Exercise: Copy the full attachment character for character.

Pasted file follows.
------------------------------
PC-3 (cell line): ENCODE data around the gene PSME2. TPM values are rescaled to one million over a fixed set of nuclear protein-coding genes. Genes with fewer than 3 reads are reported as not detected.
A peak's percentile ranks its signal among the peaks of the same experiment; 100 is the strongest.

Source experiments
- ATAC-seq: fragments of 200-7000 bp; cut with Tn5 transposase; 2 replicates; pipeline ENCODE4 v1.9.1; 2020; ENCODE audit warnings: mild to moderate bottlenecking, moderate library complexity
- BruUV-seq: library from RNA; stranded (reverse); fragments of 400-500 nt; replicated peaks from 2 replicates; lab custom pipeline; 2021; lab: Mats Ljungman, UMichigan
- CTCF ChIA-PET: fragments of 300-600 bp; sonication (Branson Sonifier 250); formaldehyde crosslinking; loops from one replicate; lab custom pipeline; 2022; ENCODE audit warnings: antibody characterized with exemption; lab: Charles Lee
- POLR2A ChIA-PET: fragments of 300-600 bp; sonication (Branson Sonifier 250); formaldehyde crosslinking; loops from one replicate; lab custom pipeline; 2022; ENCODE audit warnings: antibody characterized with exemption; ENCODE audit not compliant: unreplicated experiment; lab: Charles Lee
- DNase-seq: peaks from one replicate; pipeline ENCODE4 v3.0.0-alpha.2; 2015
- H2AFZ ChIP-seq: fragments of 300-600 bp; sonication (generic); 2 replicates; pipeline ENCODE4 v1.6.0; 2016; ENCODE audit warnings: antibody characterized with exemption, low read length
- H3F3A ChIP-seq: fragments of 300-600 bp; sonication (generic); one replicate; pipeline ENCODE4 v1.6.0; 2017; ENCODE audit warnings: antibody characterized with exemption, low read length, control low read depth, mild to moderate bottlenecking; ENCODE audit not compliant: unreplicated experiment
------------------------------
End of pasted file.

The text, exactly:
PC-3 (cell line): ENCODE data around the gene PSME2. TPM values are rescaled to one million over a fixed set of nuclear protein-coding genes. Genes with fewer than 3 reads are reported as not detected.
A peak's percentile ranks its signal among the peaks of the same experiment; 100 is the strongest.

Source experiments
- ATAC-seq: fragments of 200-7000 bp; cut with Tn5 transposase; 2 replicates; pipeline ENCODE4 v1.9.1; 2020; ENCODE audit warnings: mild to moderate bottlenecking, moderate library complexity
- BruUV-seq: library from RNA; stranded (reverse); fragments of 400-500 nt; replicated peaks from 2 replicates; lab custom pipeline; 2021; lab: Mats Ljungman, UMichigan
- CTCF ChIA-PET: fragments of 300-600 bp; sonication (Branson Sonifier 250); formaldehyde crosslinking; loops from one replicate; lab custom pipeline; 2022; ENCODE audit warnings: antibody characterized with exemption; lab: Charles Lee
- POLR2A ChIA-PET: fragments of 300-600 bp; sonication (Branson Sonifier 250); formaldehyde crosslinking; loops from one replicate; lab custom pipeline; 2022; ENCODE audit warnings: antibody characterized with exemption; ENCODE audit not compliant: unreplicated experiment; lab: Charles Lee
- DNase-seq: peaks from one replicate; pipeline ENCODE4 v3.0.0-alpha.2; 2015
- H2AFZ ChIP-seq: fragments of 300-600 bp; sonication (generic); 2 replicates; pipeline ENCODE4 v1.6.0; 2016; ENCODE audit warnings: antibody characterized with exemption, low read length
- H3F3A ChIP-seq: fragments of 300-600 bp; sonication (generic); one replicate; pipeline ENCODE4 v1.6.0; 2017; ENCODE audit warnings: antibody characterized with exemption, low read length, control low read depth, mild to moderate bottlenecking; ENCODE audit not compliant: unreplicated experiment